Artist Name


birth10/18/1869, Ithaca, New YorkPicture of Charles Louis Hinton
death10/12/1950, Bronxville, New York
parentsLouis Joshuah and Jane (Edwards) Hinton
educationPublic Schools, Clapham, England
National Academy of Design, New York City
École dex Beaux-Arts
Académie Julian
awardsTraveling Scholarship from National Academy of Design
Fellow National Sculpture Society

Charles Louis Hinton was born to English parents in 1869 in Ithaca, New York. His father was an established stone carver who moved the family back to England where young Charles received his elementary education. In 1886 the family returned to the United States and lived in Albany New York.

Charles decided to pursue an artistic career and attended the National Academy of Design in New York. His talent won him a coveted traveling scholarship to Paris where he studied at the École dex Beaux-Arts and the Académie Julian.

Upon his return to the United States, he became a drawing instructor at the National Academy, a position he would hold for the next thirty-seven years. He was promoted to dean in 1940.

In 1906 he married Grace A. Boyce with whom he had three children: Charles Louis, Edgar Douglas, and Susanne Jane.

Sourced from multiple resources listed in Resources section.



You can click on the medals to see the reverse.

Art is Mighty - Life is Fleeting Medal1932
CLH-AIM
Bronze

This uniface medal bears a standing female nude turned right towards pedestal bearing hourglass; decorative border extending around medal. At left, inscription in bands, ART IS / MIGHTY / LIFE IS / FLEETING / (CLH monogram)

This little gem picks up a famous line attributed to Hippocrates and reused by (among many others) Henry Wadsworth Longfellow:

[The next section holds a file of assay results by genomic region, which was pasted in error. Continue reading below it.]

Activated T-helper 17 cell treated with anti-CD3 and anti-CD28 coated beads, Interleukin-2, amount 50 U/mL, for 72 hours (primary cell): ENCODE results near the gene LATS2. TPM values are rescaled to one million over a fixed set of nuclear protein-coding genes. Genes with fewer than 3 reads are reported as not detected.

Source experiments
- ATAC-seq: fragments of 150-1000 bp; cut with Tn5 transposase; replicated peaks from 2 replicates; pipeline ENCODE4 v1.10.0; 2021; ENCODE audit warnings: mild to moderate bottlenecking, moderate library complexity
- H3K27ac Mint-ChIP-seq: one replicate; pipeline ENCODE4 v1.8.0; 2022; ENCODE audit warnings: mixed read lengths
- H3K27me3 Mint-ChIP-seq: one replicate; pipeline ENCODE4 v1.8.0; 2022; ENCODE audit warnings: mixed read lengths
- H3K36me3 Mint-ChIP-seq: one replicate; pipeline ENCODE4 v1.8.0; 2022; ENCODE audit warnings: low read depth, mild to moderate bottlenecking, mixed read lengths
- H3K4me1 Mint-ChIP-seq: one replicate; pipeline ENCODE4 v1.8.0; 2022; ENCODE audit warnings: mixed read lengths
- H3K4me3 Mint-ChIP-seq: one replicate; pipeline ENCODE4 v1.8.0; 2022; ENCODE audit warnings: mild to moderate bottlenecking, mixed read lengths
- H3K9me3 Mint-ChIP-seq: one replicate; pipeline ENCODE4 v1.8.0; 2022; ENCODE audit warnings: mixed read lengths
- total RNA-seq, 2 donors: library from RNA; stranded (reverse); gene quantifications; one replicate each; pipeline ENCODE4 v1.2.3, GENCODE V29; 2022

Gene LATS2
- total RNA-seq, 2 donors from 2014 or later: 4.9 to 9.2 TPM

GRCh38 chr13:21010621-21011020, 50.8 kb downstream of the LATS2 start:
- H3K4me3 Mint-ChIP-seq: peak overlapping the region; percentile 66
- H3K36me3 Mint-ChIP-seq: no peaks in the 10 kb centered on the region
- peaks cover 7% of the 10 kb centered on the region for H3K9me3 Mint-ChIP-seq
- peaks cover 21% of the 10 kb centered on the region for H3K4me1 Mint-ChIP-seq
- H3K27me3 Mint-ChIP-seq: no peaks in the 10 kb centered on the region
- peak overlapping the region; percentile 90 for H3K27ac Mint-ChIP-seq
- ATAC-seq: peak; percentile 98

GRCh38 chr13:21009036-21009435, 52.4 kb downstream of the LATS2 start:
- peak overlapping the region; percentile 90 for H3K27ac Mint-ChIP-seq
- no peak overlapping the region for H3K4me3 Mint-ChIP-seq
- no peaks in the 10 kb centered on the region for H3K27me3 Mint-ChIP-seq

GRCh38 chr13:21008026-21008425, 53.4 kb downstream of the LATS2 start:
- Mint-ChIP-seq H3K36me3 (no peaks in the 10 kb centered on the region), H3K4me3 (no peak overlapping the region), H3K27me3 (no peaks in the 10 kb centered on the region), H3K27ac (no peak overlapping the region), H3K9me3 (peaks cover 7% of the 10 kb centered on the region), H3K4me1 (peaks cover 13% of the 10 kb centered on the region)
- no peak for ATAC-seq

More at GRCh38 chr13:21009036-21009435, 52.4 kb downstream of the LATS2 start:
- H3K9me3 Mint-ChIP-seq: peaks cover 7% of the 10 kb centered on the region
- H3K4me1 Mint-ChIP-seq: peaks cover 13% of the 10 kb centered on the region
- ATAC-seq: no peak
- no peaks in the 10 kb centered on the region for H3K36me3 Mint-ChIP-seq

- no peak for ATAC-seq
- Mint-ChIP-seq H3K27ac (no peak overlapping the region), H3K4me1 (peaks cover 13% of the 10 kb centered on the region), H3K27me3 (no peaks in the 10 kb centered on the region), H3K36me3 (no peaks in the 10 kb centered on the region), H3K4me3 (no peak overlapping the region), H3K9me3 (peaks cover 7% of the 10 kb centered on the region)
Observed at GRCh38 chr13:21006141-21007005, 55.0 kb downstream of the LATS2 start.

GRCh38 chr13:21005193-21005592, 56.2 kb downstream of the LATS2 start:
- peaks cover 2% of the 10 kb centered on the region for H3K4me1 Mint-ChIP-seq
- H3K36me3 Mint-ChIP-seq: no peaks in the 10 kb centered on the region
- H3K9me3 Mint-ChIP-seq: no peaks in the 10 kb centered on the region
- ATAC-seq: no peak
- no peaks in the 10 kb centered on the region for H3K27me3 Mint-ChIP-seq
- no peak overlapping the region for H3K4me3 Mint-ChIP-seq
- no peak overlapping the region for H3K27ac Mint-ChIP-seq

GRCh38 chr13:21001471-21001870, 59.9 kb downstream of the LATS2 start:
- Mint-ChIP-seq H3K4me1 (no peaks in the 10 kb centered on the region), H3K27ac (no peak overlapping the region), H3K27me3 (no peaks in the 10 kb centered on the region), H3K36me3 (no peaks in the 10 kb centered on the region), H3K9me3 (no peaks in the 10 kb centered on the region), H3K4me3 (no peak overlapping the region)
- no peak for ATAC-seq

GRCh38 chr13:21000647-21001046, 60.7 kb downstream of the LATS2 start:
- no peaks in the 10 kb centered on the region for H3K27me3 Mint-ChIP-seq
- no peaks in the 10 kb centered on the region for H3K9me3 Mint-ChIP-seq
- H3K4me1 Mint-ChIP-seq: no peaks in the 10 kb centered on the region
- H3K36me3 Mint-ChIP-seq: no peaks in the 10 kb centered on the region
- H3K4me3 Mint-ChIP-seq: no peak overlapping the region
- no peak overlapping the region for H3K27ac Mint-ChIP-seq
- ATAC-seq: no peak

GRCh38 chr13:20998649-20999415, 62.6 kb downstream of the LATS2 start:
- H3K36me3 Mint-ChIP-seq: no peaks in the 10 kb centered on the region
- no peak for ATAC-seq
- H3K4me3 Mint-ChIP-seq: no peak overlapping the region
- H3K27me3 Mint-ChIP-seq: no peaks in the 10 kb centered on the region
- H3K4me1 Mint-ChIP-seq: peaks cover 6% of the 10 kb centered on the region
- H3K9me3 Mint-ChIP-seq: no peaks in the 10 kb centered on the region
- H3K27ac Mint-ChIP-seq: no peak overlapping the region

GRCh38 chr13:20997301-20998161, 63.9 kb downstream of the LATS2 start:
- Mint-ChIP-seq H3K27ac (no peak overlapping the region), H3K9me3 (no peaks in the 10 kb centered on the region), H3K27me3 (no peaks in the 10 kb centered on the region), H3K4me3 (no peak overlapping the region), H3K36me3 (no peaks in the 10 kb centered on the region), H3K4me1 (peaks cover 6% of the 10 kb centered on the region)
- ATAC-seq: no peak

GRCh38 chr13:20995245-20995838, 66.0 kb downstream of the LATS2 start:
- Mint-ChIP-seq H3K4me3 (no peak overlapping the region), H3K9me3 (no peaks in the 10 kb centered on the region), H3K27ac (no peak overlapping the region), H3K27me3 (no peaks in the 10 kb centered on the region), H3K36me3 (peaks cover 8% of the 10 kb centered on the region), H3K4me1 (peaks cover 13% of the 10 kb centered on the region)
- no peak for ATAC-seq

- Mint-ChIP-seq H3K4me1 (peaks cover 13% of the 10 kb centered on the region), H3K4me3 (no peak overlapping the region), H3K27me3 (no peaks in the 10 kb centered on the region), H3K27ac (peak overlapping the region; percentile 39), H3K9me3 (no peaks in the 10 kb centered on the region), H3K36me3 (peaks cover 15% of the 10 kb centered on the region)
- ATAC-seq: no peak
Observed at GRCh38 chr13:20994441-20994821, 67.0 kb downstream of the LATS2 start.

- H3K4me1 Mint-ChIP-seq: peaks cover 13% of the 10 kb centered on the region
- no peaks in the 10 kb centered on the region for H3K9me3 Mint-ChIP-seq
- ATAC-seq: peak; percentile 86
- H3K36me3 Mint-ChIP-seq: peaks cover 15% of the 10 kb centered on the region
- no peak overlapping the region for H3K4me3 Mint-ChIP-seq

"Ars longa, vita brevis."

While the quote originally refers specifically to the art of healing, Hinton probably interprets "art" much more literally and expresses his belief that art survives the artist.

The circular medal measures 76mm in diameter and was struck in bronze by the Medallic Art Company of New York. Its mintage is unknown.

References: MACo 1932-028

Garden Award #2 Medal1932
CLH-G-2
Bronze

This uniface medal bears statue of kneeling female nude in center of fountain in the midst of an elaborate garden. (CLH monogram) in fountain's wall.

This medal is usually seen as a two-sided medal (MACo 1932-034) and probably represents a trial strike or a sample piece. Alternatively, the medal was struck one-sided to leave space for different engravings on the reverse. Clubs sometimes chose to have a batch of uniface medals struck that could then be used as awards or commemorative pieces, as needs arose.

The circular medal measures 76mm in diameter and was struck in bronze by the Medallic Art Company of New York. Its mintage is unknown.

References: MACo 1932-034

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Books & Articles

Lincoln Essay Contents, Lincoln Medals, and the Commercialization of Lincoln by John Hoffmann
A great research article in the Journal of the Abraham Lincoln Association, Volume 24, Issue 2, Summer 2003, pp. 36-62, prominently featuring Charles Hinton.

Research Archives and Websites

medalartists.com by Dick Johnson
The best reference for medallic works of art of American artists.
prabook.com
Some biographical details.
Strange Tears
Some of Hinton's works of art.

Museums

A Summer Shower (1898)
One of Hinton's oil paintings at the Bronxville Historical Conservancy.
Vanity
One of Hinton's sculptural works at the Smithsonian American Art Museum.
Will Hicoc Low Medallion (1911)
One of Hinton's medallic works at the Met.
Columbia's Call to Arms (1917)
One of Hinton's sculptural works at the Smithsonian American Art Museum.